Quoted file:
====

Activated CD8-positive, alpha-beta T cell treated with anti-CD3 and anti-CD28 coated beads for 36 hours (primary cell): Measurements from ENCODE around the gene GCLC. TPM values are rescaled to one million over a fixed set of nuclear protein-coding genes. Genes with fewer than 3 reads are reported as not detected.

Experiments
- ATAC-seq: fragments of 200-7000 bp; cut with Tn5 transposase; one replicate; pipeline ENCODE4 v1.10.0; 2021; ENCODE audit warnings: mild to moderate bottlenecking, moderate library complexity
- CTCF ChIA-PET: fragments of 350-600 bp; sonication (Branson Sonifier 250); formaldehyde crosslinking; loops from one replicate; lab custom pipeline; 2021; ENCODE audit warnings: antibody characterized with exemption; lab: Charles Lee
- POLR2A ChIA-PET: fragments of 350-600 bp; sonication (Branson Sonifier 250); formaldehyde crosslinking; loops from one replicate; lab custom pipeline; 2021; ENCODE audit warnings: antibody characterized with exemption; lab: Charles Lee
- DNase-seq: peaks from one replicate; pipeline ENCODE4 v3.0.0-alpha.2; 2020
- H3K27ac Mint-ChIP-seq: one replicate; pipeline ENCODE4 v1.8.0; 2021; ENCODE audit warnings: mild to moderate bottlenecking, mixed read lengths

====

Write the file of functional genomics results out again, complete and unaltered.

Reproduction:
Activated CD8-positive, alpha-beta T cell treated with anti-CD3 and anti-CD28 coated beads for 36 hours (primary cell): Measurements from ENCODE around the gene GCLC. TPM values are rescaled to one million over a fixed set of nuclear protein-coding genes. Genes with fewer than 3 reads are reported as not detected.

Experiments
- ATAC-seq: fragments of 200-7000 bp; cut with Tn5 transposase; one replicate; pipeline ENCODE4 v1.10.0; 2021; ENCODE audit warnings: mild to moderate bottlenecking, moderate library complexity
- CTCF ChIA-PET: fragments of 350-600 bp; sonication (Branson Sonifier 250); formaldehyde crosslinking; loops from one replicate; lab custom pipeline; 2021; ENCODE audit warnings: antibody characterized with exemption; lab: Charles Lee
- POLR2A ChIA-PET: fragments of 350-600 bp; sonication (Branson Sonifier 250); formaldehyde crosslinking; loops from one replicate; lab custom pipeline; 2021; ENCODE audit warnings: antibody characterized with exemption; lab: Charles Lee
- DNase-seq: peaks from one replicate; pipeline ENCODE4 v3.0.0-alpha.2; 2020
- H3K27ac Mint-ChIP-seq: one replicate; pipeline ENCODE4 v1.8.0; 2021; ENCODE audit warnings: mild to moderate bottlenecking, mixed read lengths